This unusual donkey orchid uses UV light to trick bees into thinking it has food

If you’ve ever compared a frozen pizza to the photo on the box, you know the feeling of being fooled by an attractive appearance.

In our latest study we show that animals – in this case, bees – are also often tricked into making wrong decisions, which explains a lot about how cognitive gaps are used in nature.

When Charles Darwin was exploring the theory of evolution 150 years ago, he looked at the interaction between flowering plants and animals that eat food to collect nectar.

This helped to confirm that flowers have ways to make it easier to find pollinators, making it better for the animal that gets the “reward” of food from them. At the same time, it means that plants receive seeds and can reproduce.

Another perplexing problem is that flowering plants that reproduce by pollination have no reward – the animal does not get nectar when it visits the flower. This is true of other orchids, however these flowers are still visited by pollinators and thrive in nature.

Wrong information

With the benefit of the latest scientific equipment such as color spectrophotometers, digital ultraviolet (UV) photography and computerized visualization of the way bees see the world, our international team set out to understand why other orchids had spectacular flower displays.

The species we chose were the winter donkey orchid (Winter season), common in Western Australia. This non-rewarding, food-deceiving plant blooms at the same time as the hearty pea plants.Daviess).

Dandelion winter flower (left) and bitter pea.
Cal Wood/iNaturalist; caitlind164/iNaturalistCC BY

Therefore, native Trichocolites Bees often seem to mistake orchids and legume plants for the orchid to pollinate.

We measured flower color signals from both plants, revealing that the main part of the information perceived by bees was in the short UV wavelength region of the spectrum.

This made sense – while our vision sees blue, green and red light rays as primary colors, bees can see UV light but have no channel to see primary red .

Using computer-aided bee recognition techniques, we saw mimic orchids and native pea plants that actually looked like bees in color.

A chart showing two pictures of flowers, a larger yellow one and a smaller one, with a graph next to them
The shape and color of orchid flowers (top row) and natural pea flower (bottom row) shown in the field, as individual flowers, and in spectral measurements.
Sscacabarozzi et al., 2023, Given an author

Putting a UV light on the flowers

However, what was surprising was that the non-rewarding orchids – the ones that were contaminated with deception – actually had more obvious advertisements for the bees to see.

For example, the large display of flowers of outdoor flowers was very large in orchids, and they also produced a strong UV color signal.

To understand whether such a display was important for health, we followed field experiments with plants. We used a special UV blocking solution to remove the strong rays of the sun from half of the orchid species, while the other half kept its natural appearance.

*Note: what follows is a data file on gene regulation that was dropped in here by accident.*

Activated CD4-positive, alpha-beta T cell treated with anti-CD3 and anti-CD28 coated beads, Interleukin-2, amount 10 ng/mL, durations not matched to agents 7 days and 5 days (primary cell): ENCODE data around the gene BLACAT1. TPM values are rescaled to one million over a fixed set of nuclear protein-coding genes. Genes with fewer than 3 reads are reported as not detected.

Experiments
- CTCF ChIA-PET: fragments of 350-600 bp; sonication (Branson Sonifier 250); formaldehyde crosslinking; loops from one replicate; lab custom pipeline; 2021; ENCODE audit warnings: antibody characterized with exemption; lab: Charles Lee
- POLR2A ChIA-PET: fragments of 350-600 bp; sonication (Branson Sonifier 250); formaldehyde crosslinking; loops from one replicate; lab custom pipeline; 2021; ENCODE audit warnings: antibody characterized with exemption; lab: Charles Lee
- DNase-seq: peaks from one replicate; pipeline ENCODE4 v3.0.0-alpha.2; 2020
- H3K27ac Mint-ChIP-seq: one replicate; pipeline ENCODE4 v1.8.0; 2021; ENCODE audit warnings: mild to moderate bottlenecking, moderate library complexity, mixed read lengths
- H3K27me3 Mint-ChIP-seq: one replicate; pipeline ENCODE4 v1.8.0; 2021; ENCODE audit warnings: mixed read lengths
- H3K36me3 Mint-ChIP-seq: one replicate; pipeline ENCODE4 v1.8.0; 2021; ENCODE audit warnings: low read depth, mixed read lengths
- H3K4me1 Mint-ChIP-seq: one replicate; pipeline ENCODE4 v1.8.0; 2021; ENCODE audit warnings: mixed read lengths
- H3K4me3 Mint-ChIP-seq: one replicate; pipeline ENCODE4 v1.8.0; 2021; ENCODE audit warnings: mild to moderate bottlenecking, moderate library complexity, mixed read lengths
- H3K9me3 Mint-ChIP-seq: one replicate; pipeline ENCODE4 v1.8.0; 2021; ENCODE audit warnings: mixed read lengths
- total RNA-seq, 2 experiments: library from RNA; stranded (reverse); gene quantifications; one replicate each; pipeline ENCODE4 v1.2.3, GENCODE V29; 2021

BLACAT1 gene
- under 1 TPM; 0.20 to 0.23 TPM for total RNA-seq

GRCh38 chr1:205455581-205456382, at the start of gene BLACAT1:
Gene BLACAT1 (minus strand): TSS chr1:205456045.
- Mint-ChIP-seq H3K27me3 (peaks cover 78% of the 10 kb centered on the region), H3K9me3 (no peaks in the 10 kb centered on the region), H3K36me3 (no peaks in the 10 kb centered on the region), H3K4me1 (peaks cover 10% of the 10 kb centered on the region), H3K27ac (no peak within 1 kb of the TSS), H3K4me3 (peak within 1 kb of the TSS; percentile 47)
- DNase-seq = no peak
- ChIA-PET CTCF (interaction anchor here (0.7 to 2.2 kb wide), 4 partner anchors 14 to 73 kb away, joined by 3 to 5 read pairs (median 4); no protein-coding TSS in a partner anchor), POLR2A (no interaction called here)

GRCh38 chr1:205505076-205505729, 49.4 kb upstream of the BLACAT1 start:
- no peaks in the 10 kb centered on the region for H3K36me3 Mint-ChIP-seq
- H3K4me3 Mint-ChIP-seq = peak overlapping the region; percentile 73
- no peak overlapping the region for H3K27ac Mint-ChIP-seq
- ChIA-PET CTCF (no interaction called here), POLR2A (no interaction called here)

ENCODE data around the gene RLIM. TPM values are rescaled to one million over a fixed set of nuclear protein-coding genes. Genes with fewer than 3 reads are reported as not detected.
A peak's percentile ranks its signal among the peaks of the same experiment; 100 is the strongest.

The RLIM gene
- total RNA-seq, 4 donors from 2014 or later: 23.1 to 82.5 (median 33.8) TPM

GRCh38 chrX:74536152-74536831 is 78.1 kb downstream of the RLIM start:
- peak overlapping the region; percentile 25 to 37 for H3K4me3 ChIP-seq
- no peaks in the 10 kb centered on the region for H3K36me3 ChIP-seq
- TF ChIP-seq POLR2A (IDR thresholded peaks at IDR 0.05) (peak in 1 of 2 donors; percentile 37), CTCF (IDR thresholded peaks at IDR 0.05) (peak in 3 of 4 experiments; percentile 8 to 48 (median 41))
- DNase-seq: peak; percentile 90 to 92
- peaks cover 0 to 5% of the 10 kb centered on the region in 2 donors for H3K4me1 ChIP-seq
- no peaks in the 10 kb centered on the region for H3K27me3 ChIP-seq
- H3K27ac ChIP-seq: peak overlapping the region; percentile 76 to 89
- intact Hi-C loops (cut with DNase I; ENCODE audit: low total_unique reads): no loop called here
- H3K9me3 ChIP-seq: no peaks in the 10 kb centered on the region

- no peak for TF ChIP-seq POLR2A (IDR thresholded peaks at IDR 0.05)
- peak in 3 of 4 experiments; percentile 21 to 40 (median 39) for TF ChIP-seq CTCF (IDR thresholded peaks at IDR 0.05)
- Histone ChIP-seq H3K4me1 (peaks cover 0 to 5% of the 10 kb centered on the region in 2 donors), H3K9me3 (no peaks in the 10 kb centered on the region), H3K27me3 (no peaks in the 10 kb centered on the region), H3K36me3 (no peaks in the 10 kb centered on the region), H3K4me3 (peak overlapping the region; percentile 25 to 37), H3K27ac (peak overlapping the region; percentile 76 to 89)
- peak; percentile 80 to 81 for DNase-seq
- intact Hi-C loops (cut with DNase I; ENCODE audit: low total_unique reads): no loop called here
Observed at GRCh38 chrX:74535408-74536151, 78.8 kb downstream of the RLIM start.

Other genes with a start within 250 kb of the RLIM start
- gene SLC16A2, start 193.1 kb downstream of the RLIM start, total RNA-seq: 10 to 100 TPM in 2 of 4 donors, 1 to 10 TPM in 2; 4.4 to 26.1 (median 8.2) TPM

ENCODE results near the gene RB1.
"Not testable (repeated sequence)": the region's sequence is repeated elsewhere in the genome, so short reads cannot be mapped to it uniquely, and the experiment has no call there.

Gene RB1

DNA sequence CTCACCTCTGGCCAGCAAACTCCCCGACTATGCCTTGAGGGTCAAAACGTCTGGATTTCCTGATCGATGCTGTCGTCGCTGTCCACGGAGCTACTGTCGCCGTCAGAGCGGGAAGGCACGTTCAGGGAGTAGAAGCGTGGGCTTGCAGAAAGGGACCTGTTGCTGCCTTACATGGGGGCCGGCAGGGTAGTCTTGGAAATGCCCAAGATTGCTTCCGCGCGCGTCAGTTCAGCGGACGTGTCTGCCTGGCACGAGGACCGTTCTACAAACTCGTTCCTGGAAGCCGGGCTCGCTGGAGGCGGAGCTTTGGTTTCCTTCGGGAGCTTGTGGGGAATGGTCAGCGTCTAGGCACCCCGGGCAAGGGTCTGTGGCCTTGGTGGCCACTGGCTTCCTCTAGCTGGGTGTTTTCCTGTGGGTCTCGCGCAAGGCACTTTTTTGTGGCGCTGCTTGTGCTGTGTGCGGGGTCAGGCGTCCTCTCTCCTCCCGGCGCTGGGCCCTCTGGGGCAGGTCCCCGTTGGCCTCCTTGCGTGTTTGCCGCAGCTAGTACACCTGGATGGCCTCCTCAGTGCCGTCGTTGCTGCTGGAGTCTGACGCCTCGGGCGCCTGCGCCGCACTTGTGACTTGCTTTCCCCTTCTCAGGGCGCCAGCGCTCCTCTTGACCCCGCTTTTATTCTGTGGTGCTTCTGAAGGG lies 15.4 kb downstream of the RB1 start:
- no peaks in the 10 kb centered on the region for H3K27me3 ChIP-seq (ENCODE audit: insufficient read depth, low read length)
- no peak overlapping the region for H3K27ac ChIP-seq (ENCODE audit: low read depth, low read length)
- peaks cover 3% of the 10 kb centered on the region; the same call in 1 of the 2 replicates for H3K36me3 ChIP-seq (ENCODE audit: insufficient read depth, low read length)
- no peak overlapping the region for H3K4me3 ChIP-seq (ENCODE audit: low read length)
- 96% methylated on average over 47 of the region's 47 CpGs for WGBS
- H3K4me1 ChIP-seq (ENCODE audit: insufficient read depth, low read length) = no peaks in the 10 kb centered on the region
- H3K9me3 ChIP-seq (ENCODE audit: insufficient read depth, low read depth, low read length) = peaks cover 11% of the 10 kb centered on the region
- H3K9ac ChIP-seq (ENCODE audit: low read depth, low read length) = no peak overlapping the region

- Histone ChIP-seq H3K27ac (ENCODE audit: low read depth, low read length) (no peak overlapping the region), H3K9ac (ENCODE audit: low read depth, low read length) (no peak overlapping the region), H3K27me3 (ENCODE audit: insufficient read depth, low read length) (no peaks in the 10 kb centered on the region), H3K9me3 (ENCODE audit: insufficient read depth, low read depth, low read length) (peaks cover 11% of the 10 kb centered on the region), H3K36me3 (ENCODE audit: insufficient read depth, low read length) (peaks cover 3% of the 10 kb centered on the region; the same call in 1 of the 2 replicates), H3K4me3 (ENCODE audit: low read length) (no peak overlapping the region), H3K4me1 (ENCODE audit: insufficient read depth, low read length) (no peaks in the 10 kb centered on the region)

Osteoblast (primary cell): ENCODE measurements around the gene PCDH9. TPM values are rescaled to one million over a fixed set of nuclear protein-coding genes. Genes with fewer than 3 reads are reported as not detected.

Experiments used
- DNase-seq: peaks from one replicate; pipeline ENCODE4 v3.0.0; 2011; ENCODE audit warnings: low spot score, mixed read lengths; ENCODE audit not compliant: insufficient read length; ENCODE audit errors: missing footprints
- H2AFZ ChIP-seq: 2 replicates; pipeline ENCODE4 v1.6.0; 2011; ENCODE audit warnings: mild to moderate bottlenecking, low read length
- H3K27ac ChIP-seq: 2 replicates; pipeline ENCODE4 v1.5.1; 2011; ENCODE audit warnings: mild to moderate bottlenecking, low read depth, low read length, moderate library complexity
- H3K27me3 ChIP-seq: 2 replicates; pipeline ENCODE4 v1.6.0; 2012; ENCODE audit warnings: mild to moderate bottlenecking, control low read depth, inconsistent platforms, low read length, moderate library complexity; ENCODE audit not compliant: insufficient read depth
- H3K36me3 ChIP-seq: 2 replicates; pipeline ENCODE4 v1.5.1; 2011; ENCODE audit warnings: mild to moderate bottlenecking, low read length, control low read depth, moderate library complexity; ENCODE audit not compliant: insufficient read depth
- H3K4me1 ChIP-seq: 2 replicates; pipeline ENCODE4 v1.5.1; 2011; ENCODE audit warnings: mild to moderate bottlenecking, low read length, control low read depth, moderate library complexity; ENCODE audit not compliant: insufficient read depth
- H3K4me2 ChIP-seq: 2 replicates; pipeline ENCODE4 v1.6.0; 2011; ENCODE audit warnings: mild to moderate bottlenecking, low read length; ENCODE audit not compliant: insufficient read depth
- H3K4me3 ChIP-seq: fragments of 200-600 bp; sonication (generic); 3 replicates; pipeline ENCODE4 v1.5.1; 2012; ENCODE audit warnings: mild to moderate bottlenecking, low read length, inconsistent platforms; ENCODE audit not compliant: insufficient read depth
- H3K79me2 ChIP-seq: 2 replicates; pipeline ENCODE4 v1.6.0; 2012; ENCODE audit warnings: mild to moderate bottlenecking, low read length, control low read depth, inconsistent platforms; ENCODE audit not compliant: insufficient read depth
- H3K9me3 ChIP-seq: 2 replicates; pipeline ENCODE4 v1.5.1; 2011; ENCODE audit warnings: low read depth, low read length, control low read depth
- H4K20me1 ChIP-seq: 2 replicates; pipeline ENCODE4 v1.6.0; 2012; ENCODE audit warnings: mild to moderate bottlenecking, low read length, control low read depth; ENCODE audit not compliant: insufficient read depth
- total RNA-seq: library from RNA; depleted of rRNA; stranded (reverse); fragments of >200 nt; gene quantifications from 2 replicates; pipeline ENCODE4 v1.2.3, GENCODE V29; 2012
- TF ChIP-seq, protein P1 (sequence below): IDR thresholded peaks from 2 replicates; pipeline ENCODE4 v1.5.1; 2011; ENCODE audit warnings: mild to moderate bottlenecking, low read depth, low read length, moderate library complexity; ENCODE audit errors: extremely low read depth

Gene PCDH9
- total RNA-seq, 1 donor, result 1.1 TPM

A row of colorful and purple floral images next to a two-dimensional chart
UV photos of orchid flowers (top left panel) in natural condition and with a UV blocking screen installed. The middle panels show false-color photographs of the appearance of flowers to bees, and the right-hand panel shows a computer model of how the bee’s vision perceives the colors of flowers.
Sscacabarozzi et al., 2023, Given an author

At the end of the field season, several months later, we were able to measure which plants were successfully pollinated by bees, revealing that strong UV signals played an important role in promoting pollination of orchids.

The second interesting thing that was found in the field experiments was that the distance between the pea flowers and their copycat orchids was a big reason for the success of the orchid deception strategy.

If the orchids with strong UV signals were close – a meter or two – to the red flowers of the natural pea, the deception was less effective and few orchids were contaminated. However, if the deceptive maiden flowers were eight meters away from the rewarding variety, this produced the highest pollination success.

Why deception works

It appears about eight meters away which is important because of the way the bee’s brain processes color. When bees see a pair of colors close together, they can scan them at the same time. This leads to very accurate color perception. A similar process occurs in the human brain – we also have to see colors simultaneously.

However, to perceive color stimuli in an interval, the brain must remember the first color, evaluate the second color, and make a mental calculation about whether the two samples are the same. .

Neither bees’ brains, nor ours, can match consecutive colors. That’s why when we buy paint for a repair job we take a sample to find the perfect match, rather than trying to remember what we thought the color should look like.

Deceptive flowers succeed by exploiting this gap in the understanding of how the brain is supposed to encode information while bees need to fly several meters to find more food.

By using the strategy of “look at me” (in fact, advertising is better than other plants) it is possible to live in nature without giving a food reward to parasites. To do this, the plants need to be far away from the plants they are mimicking. It’s not too close and not too far, and success is guaranteed.

Read more: ‘Like finding life on Mars’: why the subterranean orchid is Australia’s strangest flower

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